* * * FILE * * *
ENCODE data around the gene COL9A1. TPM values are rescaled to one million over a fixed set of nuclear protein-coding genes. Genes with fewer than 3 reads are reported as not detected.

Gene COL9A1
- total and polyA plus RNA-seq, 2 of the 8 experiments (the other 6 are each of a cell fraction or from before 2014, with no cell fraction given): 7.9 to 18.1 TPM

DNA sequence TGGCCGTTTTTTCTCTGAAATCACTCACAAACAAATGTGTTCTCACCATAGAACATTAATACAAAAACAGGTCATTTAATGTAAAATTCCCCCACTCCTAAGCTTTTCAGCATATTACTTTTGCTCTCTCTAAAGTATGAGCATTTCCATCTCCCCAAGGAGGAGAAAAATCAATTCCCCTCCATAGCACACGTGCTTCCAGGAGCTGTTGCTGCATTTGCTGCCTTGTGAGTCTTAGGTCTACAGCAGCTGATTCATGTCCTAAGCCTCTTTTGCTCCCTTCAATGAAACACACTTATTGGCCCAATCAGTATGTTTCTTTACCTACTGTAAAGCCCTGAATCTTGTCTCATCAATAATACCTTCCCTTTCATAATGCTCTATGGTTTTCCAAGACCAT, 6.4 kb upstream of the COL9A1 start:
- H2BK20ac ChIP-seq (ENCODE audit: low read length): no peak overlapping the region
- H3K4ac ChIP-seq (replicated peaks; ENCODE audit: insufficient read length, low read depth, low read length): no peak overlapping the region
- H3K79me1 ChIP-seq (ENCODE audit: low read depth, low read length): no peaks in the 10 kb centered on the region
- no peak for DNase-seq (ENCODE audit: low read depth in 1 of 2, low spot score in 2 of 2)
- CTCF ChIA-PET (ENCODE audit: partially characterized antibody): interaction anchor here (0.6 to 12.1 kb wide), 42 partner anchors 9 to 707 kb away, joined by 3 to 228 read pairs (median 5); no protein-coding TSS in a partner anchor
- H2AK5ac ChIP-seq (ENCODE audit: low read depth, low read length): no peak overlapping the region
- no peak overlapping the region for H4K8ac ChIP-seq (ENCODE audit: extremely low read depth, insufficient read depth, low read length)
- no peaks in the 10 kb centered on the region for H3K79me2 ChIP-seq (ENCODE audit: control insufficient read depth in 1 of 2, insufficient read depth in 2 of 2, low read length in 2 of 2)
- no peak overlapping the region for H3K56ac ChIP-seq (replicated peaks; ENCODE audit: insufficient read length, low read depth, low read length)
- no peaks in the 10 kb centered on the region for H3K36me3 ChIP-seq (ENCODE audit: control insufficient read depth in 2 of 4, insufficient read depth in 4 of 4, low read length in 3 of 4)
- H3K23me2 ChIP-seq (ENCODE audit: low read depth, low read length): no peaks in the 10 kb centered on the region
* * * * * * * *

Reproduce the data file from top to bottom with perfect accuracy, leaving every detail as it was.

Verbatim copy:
ENCODE data around the gene COL9A1. TPM values are rescaled to one million over a fixed set of nuclear protein-coding genes. Genes with fewer than 3 reads are reported as not detected.

Gene COL9A1
- total and polyA plus RNA-seq, 2 of the 8 experiments (the other 6 are each of a cell fraction or from before 2014, with no cell fraction given): 7.9 to 18.1 TPM

DNA sequence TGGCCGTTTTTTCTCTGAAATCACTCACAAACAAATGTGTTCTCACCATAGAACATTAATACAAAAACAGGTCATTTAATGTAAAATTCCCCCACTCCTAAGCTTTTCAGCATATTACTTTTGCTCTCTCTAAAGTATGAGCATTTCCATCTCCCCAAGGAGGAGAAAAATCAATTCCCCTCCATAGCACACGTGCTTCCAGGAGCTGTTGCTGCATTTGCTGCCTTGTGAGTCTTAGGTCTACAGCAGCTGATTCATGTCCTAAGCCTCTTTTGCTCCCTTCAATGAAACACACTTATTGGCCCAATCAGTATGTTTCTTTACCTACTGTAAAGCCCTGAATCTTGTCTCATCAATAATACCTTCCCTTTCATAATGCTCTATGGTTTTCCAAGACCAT, 6.4 kb upstream of the COL9A1 start:
- H2BK20ac ChIP-seq (ENCODE audit: low read length): no peak overlapping the region
- H3K4ac ChIP-seq (replicated peaks; ENCODE audit: insufficient read length, low read depth, low read length): no peak overlapping the region
- H3K79me1 ChIP-seq (ENCODE audit: low read depth, low read length): no peaks in the 10 kb centered on the region
- no peak for DNase-seq (ENCODE audit: low read depth in 1 of 2, low spot score in 2 of 2)
- CTCF ChIA-PET (ENCODE audit: partially characterized antibody): interaction anchor here (0.6 to 12.1 kb wide), 42 partner anchors 9 to 707 kb away, joined by 3 to 228 read pairs (median 5); no protein-coding TSS in a partner anchor
- H2AK5ac ChIP-seq (ENCODE audit: low read depth, low read length): no peak overlapping the region
- no peak overlapping the region for H4K8ac ChIP-seq (ENCODE audit: extremely low read depth, insufficient read depth, low read length)
- no peaks in the 10 kb centered on the region for H3K79me2 ChIP-seq (ENCODE audit: control insufficient read depth in 1 of 2, insufficient read depth in 2 of 2, low read length in 2 of 2)
- no peak overlapping the region for H3K56ac ChIP-seq (replicated peaks; ENCODE audit: insufficient read length, low read depth, low read length)
- no peaks in the 10 kb centered on the region for H3K36me3 ChIP-seq (ENCODE audit: control insufficient read depth in 2 of 4, insufficient read depth in 4 of 4, low read length in 3 of 4)
- H3K23me2 ChIP-seq (ENCODE audit: low read depth, low read length): no peaks in the 10 kb centered on the region